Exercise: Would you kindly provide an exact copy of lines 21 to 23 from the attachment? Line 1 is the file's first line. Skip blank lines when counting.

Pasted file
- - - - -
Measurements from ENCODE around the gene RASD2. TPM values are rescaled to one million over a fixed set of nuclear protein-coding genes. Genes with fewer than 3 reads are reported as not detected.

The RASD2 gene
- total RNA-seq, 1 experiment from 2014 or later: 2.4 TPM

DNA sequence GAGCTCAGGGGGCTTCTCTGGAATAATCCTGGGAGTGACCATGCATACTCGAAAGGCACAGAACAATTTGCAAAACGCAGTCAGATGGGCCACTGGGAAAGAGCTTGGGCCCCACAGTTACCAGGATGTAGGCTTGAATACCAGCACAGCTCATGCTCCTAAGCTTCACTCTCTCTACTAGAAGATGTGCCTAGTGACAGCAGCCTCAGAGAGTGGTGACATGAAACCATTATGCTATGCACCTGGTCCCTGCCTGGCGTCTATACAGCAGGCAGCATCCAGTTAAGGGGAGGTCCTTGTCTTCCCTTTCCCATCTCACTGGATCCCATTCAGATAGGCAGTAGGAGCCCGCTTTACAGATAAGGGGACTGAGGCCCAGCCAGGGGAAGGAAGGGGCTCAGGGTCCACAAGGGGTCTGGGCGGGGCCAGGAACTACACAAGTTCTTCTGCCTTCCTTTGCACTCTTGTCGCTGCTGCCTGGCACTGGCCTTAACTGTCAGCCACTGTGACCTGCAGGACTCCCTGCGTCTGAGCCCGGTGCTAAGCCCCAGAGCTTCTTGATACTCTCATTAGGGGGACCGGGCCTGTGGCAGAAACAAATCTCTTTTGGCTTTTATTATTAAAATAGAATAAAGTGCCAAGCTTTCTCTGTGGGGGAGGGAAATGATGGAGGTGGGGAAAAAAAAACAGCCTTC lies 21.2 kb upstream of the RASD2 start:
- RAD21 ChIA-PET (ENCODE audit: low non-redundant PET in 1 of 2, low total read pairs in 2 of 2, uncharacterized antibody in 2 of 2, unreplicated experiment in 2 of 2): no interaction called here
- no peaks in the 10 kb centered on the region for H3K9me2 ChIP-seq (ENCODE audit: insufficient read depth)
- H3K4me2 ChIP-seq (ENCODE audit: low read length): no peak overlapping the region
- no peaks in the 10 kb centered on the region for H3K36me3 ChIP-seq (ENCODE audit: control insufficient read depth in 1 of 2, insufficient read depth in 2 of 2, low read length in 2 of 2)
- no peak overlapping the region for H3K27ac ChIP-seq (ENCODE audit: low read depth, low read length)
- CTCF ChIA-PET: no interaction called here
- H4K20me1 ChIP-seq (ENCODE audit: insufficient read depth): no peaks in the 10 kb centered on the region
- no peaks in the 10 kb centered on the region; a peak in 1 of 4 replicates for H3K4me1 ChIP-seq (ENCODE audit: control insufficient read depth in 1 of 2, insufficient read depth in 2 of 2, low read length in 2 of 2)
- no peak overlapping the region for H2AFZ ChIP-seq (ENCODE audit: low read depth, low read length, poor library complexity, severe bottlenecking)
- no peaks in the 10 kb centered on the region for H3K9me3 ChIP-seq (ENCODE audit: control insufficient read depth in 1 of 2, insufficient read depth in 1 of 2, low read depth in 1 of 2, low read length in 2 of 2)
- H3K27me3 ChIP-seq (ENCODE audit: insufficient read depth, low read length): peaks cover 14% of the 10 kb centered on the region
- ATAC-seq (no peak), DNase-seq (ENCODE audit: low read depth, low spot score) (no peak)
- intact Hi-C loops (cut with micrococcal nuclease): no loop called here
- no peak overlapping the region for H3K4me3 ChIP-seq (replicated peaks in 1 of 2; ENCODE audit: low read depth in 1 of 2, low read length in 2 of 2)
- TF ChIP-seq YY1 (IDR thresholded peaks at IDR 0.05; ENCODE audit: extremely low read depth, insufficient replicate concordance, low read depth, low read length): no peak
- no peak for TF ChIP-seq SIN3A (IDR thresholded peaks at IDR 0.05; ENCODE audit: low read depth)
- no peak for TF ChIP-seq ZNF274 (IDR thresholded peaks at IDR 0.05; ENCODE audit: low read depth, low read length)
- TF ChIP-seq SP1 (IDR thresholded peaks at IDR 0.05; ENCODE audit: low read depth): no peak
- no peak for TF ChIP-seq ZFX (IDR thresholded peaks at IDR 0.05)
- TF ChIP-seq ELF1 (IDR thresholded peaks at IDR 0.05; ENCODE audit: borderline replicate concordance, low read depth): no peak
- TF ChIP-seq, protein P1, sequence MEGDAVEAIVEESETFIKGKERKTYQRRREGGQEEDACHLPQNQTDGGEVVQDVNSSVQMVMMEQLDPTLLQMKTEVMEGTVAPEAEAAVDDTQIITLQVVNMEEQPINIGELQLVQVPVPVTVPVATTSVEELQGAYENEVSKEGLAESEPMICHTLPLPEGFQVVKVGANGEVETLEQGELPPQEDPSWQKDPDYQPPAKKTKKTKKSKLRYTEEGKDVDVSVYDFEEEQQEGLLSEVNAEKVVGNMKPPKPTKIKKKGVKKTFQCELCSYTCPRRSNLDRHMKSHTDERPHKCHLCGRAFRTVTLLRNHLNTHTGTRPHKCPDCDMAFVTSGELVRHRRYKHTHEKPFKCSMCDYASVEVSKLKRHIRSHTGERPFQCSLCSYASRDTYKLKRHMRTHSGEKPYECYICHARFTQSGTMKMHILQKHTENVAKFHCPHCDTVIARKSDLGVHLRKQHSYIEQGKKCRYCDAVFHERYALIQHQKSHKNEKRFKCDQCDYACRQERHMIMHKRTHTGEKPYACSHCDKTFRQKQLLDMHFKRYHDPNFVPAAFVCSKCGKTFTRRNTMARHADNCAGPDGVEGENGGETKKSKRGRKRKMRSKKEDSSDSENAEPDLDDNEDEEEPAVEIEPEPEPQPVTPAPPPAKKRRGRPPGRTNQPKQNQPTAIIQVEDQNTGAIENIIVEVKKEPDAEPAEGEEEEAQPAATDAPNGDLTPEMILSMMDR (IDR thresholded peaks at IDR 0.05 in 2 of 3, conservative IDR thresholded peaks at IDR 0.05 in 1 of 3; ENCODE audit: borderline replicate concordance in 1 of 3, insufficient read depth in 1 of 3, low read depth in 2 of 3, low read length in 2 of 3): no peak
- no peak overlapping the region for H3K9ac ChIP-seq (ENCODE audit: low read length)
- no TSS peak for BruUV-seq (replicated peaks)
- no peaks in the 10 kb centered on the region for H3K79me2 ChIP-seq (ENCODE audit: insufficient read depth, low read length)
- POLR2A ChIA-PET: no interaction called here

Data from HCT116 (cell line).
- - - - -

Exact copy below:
- no peak for TF ChIP-seq ZNF274 (IDR thresholded peaks at IDR 0.05; ENCODE audit: low read depth, low read length)
- TF ChIP-seq SP1 (IDR thresholded peaks at IDR 0.05; ENCODE audit: low read depth): no peak
- no peak for TF ChIP-seq ZFX (IDR thresholded peaks at IDR 0.05)